Turtle Dove ©Tom Tarpey
Whinchats ©Tom Tarpey

Wednesday, 2 October 2013

Barred Warbler

I took a trip down to Hook Head, Co. Wexford, last Monday to see if the juvenile Red-backed Shrike found the previous week was still around.  The Shrike showed itself  fairly quickly in a low hedge just a few fields away from the lighthouse. While I was trying to get a few shots of it a Barred Warbler crossed in front of me and landed in the same hedge.  I just managed to get two shots of it before it disappeared.

Juvenile Barred Warbler ©Tom Tarpey
Rear view of juvenile Barred Warbler ©Tom Tarpey
Juvenile Red-backed Shrike ©Tom Tarpey
The Hook peninsula had good numbers of migrants present.  Slade Lane had a  Yellow-browed Warbler while there were several Spotted Flycatchers, a Blackcap, a Whitethroat and a Garden Warbler in the area around the old graveyard.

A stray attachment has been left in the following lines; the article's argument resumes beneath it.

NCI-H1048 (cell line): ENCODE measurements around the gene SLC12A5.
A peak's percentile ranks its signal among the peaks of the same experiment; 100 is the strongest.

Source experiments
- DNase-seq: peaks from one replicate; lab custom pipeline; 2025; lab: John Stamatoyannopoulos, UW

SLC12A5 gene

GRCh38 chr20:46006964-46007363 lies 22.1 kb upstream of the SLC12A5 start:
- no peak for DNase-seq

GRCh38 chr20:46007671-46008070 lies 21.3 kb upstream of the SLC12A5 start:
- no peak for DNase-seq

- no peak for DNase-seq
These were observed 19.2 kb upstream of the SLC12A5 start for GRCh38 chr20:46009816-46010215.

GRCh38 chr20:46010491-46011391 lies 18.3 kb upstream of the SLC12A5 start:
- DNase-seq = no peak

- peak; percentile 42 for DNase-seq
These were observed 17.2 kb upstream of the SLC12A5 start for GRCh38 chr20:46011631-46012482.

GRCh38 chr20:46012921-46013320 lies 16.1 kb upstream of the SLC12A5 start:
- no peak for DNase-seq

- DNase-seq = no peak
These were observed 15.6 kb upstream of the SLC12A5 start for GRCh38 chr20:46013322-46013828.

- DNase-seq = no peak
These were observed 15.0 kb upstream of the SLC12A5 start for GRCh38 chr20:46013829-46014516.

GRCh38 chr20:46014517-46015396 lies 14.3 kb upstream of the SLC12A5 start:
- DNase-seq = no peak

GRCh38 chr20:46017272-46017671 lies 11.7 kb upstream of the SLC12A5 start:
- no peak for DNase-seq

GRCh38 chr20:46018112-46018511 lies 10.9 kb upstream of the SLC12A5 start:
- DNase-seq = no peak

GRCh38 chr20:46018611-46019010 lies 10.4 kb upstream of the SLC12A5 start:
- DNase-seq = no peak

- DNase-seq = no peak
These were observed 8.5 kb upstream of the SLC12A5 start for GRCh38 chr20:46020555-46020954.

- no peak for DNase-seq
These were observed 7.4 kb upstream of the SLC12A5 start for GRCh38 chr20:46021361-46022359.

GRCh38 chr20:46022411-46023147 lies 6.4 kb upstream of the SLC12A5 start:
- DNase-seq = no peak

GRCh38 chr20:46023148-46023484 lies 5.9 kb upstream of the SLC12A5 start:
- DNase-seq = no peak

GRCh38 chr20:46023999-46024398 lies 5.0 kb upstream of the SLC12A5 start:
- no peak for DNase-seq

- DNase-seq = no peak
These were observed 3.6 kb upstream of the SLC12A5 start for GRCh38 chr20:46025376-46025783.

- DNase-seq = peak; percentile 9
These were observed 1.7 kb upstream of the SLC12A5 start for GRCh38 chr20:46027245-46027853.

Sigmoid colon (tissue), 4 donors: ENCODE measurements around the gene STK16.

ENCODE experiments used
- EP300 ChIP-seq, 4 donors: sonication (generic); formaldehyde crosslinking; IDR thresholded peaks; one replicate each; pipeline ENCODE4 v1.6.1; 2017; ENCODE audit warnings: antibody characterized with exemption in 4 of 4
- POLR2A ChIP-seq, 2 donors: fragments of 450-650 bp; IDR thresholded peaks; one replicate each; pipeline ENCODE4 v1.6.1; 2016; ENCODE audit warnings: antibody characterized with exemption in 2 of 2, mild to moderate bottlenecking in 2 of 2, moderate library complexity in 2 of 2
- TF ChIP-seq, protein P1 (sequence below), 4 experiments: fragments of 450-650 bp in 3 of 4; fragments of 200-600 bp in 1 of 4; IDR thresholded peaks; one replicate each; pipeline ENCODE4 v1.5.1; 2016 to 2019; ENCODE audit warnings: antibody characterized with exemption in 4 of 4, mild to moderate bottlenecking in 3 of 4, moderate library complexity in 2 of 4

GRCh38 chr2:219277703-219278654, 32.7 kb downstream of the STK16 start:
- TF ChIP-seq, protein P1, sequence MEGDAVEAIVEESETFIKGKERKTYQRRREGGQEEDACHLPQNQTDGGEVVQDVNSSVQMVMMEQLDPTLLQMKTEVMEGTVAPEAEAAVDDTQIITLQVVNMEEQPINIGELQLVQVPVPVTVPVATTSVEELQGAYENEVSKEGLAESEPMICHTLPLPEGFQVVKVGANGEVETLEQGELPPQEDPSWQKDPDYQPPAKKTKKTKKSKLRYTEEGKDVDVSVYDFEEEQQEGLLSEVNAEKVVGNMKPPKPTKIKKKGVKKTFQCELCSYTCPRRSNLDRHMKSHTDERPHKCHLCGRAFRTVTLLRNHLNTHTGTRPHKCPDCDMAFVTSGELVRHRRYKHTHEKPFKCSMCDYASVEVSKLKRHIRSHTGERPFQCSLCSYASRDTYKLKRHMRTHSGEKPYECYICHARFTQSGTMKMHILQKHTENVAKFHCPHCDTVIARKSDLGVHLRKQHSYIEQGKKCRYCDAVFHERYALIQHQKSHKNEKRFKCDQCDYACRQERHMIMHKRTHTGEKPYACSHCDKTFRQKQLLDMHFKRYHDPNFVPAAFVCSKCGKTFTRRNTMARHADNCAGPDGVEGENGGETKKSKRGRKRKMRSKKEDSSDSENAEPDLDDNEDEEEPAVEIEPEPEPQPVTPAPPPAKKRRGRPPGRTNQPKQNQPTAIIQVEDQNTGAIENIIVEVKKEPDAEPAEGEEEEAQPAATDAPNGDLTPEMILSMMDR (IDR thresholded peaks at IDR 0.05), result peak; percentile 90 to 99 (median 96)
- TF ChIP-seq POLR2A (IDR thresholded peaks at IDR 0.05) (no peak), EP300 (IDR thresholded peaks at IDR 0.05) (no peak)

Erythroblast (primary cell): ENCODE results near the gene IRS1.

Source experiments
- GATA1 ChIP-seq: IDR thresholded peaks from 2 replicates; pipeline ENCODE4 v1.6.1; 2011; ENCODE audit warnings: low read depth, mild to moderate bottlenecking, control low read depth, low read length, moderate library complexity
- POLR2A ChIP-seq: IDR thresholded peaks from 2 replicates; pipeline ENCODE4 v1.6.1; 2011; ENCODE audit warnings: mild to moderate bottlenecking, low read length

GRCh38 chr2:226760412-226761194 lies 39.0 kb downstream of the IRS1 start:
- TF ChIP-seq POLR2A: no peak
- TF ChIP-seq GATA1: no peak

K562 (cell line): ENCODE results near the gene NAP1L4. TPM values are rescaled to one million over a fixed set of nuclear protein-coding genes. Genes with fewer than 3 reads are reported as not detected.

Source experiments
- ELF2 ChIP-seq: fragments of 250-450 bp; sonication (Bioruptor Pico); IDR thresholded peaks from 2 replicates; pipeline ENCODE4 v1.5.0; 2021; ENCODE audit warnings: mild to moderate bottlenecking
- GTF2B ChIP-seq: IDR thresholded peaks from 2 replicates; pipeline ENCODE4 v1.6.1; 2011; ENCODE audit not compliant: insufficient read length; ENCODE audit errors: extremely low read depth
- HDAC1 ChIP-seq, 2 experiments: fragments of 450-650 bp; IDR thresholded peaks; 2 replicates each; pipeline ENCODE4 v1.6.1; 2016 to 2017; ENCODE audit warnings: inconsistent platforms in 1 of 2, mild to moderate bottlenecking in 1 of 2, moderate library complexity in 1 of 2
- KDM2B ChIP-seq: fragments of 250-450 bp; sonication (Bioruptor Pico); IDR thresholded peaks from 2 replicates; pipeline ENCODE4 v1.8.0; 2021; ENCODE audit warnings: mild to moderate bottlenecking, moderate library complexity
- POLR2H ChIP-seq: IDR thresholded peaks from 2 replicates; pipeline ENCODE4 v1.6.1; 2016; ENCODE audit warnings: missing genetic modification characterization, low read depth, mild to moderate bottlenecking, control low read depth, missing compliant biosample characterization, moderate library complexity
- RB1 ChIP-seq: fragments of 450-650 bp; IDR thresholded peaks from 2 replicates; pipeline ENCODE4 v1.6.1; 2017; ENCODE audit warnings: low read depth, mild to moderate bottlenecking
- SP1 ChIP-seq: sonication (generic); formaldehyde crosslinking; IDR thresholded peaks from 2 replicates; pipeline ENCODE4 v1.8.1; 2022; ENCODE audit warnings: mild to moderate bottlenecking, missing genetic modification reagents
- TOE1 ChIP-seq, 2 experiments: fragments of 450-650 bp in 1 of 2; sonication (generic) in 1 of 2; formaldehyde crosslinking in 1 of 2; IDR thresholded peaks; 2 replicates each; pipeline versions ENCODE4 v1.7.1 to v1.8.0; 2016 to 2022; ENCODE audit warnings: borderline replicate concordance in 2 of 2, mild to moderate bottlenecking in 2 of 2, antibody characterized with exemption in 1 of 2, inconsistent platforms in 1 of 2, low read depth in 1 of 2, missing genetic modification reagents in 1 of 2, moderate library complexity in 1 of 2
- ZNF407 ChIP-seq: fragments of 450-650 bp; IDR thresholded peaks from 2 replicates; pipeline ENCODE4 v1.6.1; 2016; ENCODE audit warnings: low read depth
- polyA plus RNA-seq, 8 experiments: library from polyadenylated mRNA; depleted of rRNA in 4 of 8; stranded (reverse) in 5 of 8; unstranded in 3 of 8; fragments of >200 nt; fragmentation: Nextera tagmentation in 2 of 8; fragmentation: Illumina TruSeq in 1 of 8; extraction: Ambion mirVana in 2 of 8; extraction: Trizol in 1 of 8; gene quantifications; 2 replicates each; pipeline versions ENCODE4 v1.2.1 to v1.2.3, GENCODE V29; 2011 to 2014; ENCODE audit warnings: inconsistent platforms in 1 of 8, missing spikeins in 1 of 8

Yellow-browed Warbler  ©Tom Tarpey

Spotted Flycatchers ©Tom Tarpey

The fields around the lighthouse also held good numbers of Wheatears and a lone Whimbrel.

Wheatears ©Tom Tarpey

Whimbrel  ©Tom Tarpey

Monday, 23 September 2013

American Golden Plover

I made a trip to the Loop Head peninsula in Co. Clare today and stopped off in Kilkee to see the American Golden Plover that has been on the beach there for just over week now. The bird, an adult moulting out of summer plumage, was feeding on the tide line with a mix of other waders at the western end of the beach.

American Golden Plover ©Tom Tarpey
The were small numbers of Dunlin, Ringed Plover, Oystercatcher and a lone juvenile Bar-tailed Godwit along with Sanderling and Turnestone also feeding in the same area.

Juvenile Dunlin acquiring winter plumage.